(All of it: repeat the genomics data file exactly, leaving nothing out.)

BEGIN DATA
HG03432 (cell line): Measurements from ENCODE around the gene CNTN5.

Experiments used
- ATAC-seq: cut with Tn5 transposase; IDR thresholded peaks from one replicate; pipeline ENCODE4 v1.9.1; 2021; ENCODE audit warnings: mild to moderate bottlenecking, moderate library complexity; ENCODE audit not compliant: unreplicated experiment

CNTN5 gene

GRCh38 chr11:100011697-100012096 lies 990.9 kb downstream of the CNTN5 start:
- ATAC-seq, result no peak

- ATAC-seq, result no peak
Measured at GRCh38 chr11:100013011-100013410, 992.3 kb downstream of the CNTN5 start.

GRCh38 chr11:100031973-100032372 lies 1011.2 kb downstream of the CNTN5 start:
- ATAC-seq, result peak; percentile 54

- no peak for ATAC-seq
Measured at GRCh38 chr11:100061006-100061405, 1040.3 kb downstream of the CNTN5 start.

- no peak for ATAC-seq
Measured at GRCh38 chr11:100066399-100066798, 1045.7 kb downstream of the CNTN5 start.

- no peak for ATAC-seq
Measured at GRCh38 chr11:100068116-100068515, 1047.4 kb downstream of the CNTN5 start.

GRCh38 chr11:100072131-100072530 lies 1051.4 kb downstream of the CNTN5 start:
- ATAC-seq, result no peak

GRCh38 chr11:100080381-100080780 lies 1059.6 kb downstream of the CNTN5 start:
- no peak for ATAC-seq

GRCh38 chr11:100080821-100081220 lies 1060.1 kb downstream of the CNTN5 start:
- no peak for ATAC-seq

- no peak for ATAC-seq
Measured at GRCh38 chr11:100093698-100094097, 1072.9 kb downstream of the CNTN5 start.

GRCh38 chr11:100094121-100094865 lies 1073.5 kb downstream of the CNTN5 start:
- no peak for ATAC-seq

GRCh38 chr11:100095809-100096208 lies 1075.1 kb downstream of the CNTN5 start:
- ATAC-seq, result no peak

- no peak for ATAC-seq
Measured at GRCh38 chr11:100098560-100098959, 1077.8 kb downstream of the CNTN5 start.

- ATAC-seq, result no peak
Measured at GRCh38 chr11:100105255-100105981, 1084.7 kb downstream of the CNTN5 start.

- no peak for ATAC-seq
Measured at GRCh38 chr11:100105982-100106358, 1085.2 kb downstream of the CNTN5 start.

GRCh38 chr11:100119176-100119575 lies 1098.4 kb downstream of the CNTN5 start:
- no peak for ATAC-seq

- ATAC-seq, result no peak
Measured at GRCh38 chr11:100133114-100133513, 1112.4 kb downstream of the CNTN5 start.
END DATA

HG03432 (cell line): Measurements from ENCODE around the gene CNTN5.

Experiments used
- ATAC-seq: cut with Tn5 transposase; IDR thresholded peaks from one replicate; pipeline ENCODE4 v1.9.1; 2021; ENCODE audit warnings: mild to moderate bottlenecking, moderate library complexity; ENCODE audit not compliant: unreplicated experiment

CNTN5 gene

GRCh38 chr11:100011697-100012096 lies 990.9 kb downstream of the CNTN5 start:
- ATAC-seq, result no peak

- ATAC-seq, result no peak
Measured at GRCh38 chr11:100013011-100013410, 992.3 kb downstream of the CNTN5 start.

GRCh38 chr11:100031973-100032372 lies 1011.2 kb downstream of the CNTN5 start:
- ATAC-seq, result peak; percentile 54

- no peak for ATAC-seq
Measured at GRCh38 chr11:100061006-100061405, 1040.3 kb downstream of the CNTN5 start.

- no peak for ATAC-seq
Measured at GRCh38 chr11:100066399-100066798, 1045.7 kb downstream of the CNTN5 start.

- no peak for ATAC-seq
Measured at GRCh38 chr11:100068116-100068515, 1047.4 kb downstream of the CNTN5 start.

GRCh38 chr11:100072131-100072530 lies 1051.4 kb downstream of the CNTN5 start:
- ATAC-seq, result no peak

GRCh38 chr11:100080381-100080780 lies 1059.6 kb downstream of the CNTN5 start:
- no peak for ATAC-seq

GRCh38 chr11:100080821-100081220 lies 1060.1 kb downstream of the CNTN5 start:
- no peak for ATAC-seq

- no peak for ATAC-seq
Measured at GRCh38 chr11:100093698-100094097, 1072.9 kb downstream of the CNTN5 start.

GRCh38 chr11:100094121-100094865 lies 1073.5 kb downstream of the CNTN5 start:
- no peak for ATAC-seq

GRCh38 chr11:100095809-100096208 lies 1075.1 kb downstream of the CNTN5 start:
- ATAC-seq, result no peak

- no peak for ATAC-seq
Measured at GRCh38 chr11:100098560-100098959, 1077.8 kb downstream of the CNTN5 start.

- ATAC-seq, result no peak
Measured at GRCh38 chr11:100105255-100105981, 1084.7 kb downstream of the CNTN5 start.

- no peak for ATAC-seq
Measured at GRCh38 chr11:100105982-100106358, 1085.2 kb downstream of the CNTN5 start.

GRCh38 chr11:100119176-100119575 lies 1098.4 kb downstream of the CNTN5 start:
- no peak for ATAC-seq

- ATAC-seq, result no peak
Measured at GRCh38 chr11:100133114-100133513, 1112.4 kb downstream of the CNTN5 start.